By Scott Malone BOSTON (Reuters) - Lawyers for the Boston Marathon bombing suspect Dzhokhar Tsarnaev and federal prosecutors sparred on Monday over how much evidence related to his motive and his brother's role in the attack can be presented in the opening weeks of his trial. Tsarnaev, 21, faces the possibility of a death sentence if convicted of killing three people and injuring 264 in the April 15, 2013, attack, and fatally shooting a police officer three days later. Federal death penalty cases play out in two stages, with a jury first determining whether the defendant is guilty and then considering his sentence. Prosecutors are seeking to stop defense attorneys from arguing during the first stage of the trial that Tsarnaev was not the mastermind of the attack but that his older brother, Tamerlan, was its architect.
The following list represents the most viral tracks on Spotify, based on the number of people who shared it divided by the number who listened to it, from Monday, Oct. 20 to Sunday, Oct. 26 via Facebook, Tumblr, Twitter and Spotify.
Tanzania albinos decry politicians as police halt protest over killings
By Kizito Makoye DAR ES SALAAM (Thomson Reuters Foundation) - Tanzanian police banned a demonstration on Monday to protest against attacks and murders of albinos, fuelling concerns that authorities are not committed to ending violence against albinos whose body parts are highly valued in witchcraft. The protest, organized by the Tanzania Albinism Society, initially received police approval amid growing anger over the lack of protection for albinos in the wake of the recent abduction and suspected killing of two albino children. A one-year-old boy, Yohana Bahati, was snatched from his home in Tanzania's northwestern Geita region last month. United Nations officials estimate about 75 albinos have been killed in the east African nation since 2000 and have voiced fears of rising attacks ahead of an election this year as aspiring politicians seek good luck charms from witch doctors.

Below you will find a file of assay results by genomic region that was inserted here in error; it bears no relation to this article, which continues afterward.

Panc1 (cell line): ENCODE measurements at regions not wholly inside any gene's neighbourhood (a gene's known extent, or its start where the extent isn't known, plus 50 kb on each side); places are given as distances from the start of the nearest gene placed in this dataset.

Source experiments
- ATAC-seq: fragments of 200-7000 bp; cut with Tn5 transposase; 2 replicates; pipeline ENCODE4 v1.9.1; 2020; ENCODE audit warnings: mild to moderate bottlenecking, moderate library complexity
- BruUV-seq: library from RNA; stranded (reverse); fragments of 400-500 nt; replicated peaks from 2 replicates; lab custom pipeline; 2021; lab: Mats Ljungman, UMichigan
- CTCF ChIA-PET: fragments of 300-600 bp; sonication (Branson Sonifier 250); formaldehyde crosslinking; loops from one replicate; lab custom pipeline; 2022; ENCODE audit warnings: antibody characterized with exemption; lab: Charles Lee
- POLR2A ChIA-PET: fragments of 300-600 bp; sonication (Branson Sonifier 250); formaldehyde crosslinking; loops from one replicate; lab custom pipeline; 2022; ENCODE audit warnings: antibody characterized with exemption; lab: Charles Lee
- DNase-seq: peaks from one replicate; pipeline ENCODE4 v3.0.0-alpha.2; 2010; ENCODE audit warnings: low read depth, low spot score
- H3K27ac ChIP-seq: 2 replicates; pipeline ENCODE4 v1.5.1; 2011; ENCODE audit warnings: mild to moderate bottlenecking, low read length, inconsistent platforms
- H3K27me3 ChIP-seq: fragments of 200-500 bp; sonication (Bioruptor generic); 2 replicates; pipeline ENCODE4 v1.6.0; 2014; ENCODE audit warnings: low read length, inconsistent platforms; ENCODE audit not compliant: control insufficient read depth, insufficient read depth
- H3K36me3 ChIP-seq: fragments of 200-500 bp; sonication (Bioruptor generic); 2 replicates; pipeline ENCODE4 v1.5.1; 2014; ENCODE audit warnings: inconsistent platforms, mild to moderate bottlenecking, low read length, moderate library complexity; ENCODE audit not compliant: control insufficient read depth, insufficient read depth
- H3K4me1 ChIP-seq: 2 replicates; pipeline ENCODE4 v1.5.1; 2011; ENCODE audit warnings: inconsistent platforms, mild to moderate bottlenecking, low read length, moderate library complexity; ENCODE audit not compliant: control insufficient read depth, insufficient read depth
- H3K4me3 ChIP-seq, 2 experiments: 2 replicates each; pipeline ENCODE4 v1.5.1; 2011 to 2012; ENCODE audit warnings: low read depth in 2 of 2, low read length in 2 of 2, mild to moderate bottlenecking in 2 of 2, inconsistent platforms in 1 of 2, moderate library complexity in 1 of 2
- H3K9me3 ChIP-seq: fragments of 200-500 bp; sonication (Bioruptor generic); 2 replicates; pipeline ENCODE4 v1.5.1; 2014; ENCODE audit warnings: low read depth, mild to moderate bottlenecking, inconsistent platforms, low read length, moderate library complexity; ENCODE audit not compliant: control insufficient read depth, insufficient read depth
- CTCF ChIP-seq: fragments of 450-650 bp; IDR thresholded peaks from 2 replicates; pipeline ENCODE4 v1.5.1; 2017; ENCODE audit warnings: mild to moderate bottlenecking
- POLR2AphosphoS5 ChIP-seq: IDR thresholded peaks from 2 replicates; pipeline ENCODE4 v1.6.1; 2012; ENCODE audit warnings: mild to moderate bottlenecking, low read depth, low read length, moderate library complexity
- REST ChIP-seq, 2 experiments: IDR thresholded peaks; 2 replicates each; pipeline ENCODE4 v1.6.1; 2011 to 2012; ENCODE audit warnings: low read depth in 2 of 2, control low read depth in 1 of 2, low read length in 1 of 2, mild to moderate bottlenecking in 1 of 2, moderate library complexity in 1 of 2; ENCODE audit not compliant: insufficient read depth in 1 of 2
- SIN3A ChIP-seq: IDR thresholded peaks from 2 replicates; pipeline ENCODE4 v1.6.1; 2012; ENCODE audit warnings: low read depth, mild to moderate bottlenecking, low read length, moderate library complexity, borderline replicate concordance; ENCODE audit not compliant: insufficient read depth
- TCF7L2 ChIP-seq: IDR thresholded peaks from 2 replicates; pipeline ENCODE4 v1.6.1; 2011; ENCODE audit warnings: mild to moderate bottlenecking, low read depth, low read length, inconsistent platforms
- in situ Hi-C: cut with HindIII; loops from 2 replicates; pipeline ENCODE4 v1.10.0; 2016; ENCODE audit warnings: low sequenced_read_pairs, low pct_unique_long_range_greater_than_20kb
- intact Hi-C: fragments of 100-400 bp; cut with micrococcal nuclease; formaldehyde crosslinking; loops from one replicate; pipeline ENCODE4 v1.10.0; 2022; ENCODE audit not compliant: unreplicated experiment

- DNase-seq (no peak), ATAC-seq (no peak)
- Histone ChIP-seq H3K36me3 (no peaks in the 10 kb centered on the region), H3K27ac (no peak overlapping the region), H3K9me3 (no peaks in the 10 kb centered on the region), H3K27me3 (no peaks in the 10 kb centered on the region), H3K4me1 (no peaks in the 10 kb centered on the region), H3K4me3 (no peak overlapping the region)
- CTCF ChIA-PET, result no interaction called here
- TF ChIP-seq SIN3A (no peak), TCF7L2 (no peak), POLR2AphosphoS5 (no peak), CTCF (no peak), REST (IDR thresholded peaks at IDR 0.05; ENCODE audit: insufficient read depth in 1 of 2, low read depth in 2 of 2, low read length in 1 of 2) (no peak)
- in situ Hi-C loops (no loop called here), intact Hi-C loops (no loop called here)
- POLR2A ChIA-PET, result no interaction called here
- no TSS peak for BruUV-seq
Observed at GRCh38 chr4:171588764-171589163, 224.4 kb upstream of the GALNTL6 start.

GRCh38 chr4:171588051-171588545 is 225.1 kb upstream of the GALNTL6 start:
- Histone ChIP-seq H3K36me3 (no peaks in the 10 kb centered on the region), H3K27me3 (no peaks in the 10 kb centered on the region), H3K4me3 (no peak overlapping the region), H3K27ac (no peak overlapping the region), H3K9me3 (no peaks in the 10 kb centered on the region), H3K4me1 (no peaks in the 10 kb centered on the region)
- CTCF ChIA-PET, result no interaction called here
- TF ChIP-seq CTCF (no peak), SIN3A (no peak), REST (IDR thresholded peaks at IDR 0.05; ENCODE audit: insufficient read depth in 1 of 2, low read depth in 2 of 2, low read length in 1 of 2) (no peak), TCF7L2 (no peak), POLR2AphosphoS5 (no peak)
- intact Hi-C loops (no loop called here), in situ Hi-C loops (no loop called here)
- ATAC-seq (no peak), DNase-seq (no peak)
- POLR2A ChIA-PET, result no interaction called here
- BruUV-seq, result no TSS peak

By Barbara Liston ORLANDO, Fla. (Reuters) - A Florida Islamic group announced on Monday it has filed a formal notice with the FBI that it plans to sue the agency over the death of Ibragim Todashev, a friend of one of the Boston Marathon bomb suspects. Todashev, 27, a Chechen immigrant, was shot dead in an Orlando apartment in May 2013 during FBI questioning over his links with the Boston bombing suspects. The notice was filed by the Council on American-Islamic Relations Florida (CAIR-Florida) on behalf of Todashev's parents. "We are seeking answers and justice for someone who was shot seven times by an FBI agent in his own home after hours of interrogation," said Thania Diaz Clevenger, civil rights director for CAIR Florida.
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